This is a stretch of around 18 miles that takes in Godrevy and the great curve of St Ives Bay. The heather-clad remoteness of North Cliffs is followed by the extensive dunes of Gwithian Towans as the path slowly leads you to the attractive and bustling town of St Ives.
The village of Portreath is spread along a stream valley that leads away from another popular sandy beach with a prominent stack in the middle of the bay. Another favourite haunt for surfers, the beach can be busy in summer, although both the village and the beach tend to be deserted in winter. A former industrial port serving the copper and tin mining industry, Portreath was also home to an important pilchard fishery. Wooden ships were eventually rejected in favour of the larger steamships that could only use the port at Hayle and today the village depends on tourism and the nearby RAF station for its survival.
The path climbs out of Portreath by way of Western Hill (also called Treagea Hill). Wild flowers dominate in spring and summer. On over Carvavannel Downs, home to the dauntingly inaccessible Ralph's Cupboard, about which legends abound. Some link the collapsed sea cave to smugglers, saying the cave was used to store treasure. Others say it was the home of a giant, known as the 'Wrath of Portreath' (possibly corrupted to Ralph), who used to throw rocks at passing boats, steal their treasure and eat their crew. Ralph’s cupboard and several more inaccessible caves along this stretch are used by a colony of grey seals, which can often be seen basking on the rocks at the base of the cliffs.
The footpath tightly hugs the coast, with a few steep ups and downs before the waterfall and stream at Porthcadjack Cove. A little out to sea is the striking Samphire Island, which was farmed for the wild Rock Samphire, a delicacy when pickled in vinegar.
Basset's Cove is named after the Basset family, lords of the manor during the lucrative mining years. The cove was once worked as a stone quarry, with the horse-powered winding gear also being used to raise the wreckage of the many ships that came to grief on this treacherous strip of coastline.
The path follows the beautiful, remote and heather-clad North Cliffs, which offer superb views on the right day. A secluded, sandy beach at Greenbank Cove is followed by the nastily-named Deadman's Cove. The path runs alongside the road for a short while before heading out around a headland. An impressively sheer drop down to Hudder Cove is closely followed by an even more awesome drop down to Hell's Mouth. This is a fact not wasted on the several people who have comitted suicude here.
There is a seasonal café at Hell's Mouth, whose proximity to the road makes it a popular haunt for tourists. The geology of the cliffs at Hell's Mouth has led to some interesting caves on the east side, which make a loud booming noise as they fill with surging waves. The waves compress air into cracks and cavities in the rock, causing further erosion. The cove, cliffs and two isolated stacks out to sea are popular breeding grounds for guillemots and razorbills, fulmars and kittiwakes.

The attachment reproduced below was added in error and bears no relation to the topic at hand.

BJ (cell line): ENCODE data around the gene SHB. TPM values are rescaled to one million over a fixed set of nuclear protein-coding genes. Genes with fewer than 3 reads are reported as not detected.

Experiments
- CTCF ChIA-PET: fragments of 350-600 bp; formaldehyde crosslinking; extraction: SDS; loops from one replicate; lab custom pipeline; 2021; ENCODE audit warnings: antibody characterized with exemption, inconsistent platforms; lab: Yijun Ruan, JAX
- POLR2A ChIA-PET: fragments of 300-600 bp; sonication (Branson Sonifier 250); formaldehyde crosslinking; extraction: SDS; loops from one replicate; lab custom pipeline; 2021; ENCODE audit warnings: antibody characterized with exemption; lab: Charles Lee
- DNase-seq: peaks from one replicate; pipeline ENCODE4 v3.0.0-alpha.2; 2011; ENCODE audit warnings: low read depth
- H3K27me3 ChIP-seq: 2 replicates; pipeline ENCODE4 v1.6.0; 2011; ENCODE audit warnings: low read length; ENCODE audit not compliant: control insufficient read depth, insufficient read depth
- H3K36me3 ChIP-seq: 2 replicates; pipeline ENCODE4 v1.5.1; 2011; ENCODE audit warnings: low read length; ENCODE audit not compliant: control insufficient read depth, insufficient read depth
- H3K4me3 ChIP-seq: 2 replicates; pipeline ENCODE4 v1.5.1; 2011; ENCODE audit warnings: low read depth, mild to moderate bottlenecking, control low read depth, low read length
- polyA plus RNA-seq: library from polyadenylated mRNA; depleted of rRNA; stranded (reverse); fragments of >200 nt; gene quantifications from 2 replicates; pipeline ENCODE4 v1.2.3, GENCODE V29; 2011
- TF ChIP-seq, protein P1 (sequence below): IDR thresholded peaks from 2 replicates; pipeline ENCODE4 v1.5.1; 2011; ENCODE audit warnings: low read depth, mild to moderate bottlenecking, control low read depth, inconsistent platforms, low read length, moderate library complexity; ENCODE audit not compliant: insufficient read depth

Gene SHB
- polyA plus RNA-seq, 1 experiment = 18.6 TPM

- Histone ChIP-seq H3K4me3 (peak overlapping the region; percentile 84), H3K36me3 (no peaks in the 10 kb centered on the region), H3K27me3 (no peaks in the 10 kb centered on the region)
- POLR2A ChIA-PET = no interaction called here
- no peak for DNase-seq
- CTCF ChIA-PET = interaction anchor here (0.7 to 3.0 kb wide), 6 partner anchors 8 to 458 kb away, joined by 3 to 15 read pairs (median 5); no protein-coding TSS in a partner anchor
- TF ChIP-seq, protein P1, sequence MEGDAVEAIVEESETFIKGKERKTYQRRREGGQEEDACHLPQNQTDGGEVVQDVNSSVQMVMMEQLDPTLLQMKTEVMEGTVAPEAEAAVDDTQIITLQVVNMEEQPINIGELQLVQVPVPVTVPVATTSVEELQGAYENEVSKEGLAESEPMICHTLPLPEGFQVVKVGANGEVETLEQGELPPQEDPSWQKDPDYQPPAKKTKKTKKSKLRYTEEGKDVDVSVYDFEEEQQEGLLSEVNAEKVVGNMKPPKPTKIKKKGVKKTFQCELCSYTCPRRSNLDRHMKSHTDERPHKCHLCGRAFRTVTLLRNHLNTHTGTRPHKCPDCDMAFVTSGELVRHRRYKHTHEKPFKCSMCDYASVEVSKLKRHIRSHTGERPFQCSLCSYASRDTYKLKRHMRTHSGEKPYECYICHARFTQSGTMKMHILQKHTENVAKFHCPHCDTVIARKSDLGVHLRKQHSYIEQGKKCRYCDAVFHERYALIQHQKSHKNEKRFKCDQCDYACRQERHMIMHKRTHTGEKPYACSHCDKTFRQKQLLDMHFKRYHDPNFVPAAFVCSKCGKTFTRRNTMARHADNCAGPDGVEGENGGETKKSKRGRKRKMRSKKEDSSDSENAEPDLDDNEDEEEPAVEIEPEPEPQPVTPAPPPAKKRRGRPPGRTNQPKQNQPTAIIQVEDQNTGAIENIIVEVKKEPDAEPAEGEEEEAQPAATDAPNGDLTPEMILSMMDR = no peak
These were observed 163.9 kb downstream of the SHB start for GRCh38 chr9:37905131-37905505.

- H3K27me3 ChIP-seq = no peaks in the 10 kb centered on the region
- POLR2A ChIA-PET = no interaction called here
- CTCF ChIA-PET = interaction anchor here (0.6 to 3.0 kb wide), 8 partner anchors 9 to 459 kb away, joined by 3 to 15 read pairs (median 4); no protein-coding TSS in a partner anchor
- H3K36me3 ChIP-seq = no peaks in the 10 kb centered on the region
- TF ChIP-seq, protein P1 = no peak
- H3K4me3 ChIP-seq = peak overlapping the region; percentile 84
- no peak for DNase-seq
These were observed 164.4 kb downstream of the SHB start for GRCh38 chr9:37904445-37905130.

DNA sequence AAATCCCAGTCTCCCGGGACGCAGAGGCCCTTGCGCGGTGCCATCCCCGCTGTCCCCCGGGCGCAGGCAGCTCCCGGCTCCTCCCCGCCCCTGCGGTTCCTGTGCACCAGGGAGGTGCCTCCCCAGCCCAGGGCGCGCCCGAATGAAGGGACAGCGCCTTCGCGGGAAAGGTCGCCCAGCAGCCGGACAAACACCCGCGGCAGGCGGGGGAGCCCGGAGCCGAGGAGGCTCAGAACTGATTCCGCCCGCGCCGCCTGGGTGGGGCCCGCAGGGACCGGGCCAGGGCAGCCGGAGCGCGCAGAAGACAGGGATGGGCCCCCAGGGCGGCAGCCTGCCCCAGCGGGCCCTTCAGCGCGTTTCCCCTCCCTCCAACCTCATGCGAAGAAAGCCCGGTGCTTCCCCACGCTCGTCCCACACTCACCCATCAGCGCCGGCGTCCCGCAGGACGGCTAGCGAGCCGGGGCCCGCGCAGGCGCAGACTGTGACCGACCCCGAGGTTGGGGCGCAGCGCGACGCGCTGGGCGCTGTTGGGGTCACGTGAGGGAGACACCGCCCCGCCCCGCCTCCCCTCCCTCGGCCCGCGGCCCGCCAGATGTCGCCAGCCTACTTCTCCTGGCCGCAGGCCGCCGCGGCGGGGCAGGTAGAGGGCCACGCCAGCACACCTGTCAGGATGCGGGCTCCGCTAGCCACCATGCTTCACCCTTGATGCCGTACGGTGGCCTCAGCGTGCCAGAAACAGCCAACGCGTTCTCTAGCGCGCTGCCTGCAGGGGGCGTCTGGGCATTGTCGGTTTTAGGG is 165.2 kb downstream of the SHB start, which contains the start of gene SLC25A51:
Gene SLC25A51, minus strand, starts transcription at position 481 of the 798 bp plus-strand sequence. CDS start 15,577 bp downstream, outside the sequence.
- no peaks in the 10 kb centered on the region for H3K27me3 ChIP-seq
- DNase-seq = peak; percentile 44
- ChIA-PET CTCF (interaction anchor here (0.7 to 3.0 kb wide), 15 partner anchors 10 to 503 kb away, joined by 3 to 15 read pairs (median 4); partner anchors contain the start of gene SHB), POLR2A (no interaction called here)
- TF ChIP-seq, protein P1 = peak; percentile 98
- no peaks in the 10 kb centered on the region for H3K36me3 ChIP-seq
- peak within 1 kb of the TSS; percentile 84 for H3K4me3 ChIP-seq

On around the cliffs to Fishing Cove, still popular with lobster fishermen, and Smuggler's Cove, where the winding path passes traces of North Cliff mine, where lead was extracted in the mid-19th century. On around a headland known as The Navax, or Knavocks, which, like most of this stretch, is owned and maintained by the National Trust. The Navax is full of wild flowers in summer and heather and gorse in autumn. The headland is sometimes grazed by Shetland ponies, and seals and porpoises can often be seen at the base of the cliffs and out at sea.
On to Godrevy Head, where the National Trust have done much to restore and preserve the natural beauty of the landscape. Seasonal toilets and a couple of low-impact cafes and car parks are all that detract from the magnificent views and sparse but colourful vegetation. A prehistoric burial mound was built here on the highest point, and the headland is also home to some crude earthworks thought to date back to the 16th century, when the threat of the Spanish Armada was ever-present.
Godrevy Island, upon which sits the famous white lighthouse immortalised by Virginia Woolf in her novella, 'To the lighthouse', was the scene of a major shipwreck in 1649, when a ship carrying the garments and relics of the dead King Charles I came to grief. The lighthouse was built in 1859 in response to a public outcry about the number of lives lost at sea.
After Godrevy comes the long curve of St Ives Bay, which has been moulded into shape by long periods of geological erosion and is characterised by a sweep of sandy beach backed by extensive dunes, or Towans, as they are known in Cornwall. The beaches at Godrevy and Gwithian are very popular with surfers and windsurfers and pick up a lot of swell and also wind from the west.
The path continues along the beach or through the dunes until the River Hayle presents an obstruction just before St Uny church in Lelant. Known locally as the red river, a reference to its colour during the days of intensive mining when the waters were stained red by the washings of tin ore, today's river runs clear but adds a few miles to the path. It is necessary to detour inland through Hayle, which has an array of shops and cafes and an excellent icecream shop and pasty shop. Continuing back to the coast along the opposite bank of the river the path once again reaches the fascinating church of St Uny, this time without a river in the way. Follow along the side of the railway until eventually you meet some steep steps and the road at Carbis Bay. More steps and railway will finally bring you to another residential road. Follow this into the town of St Ives.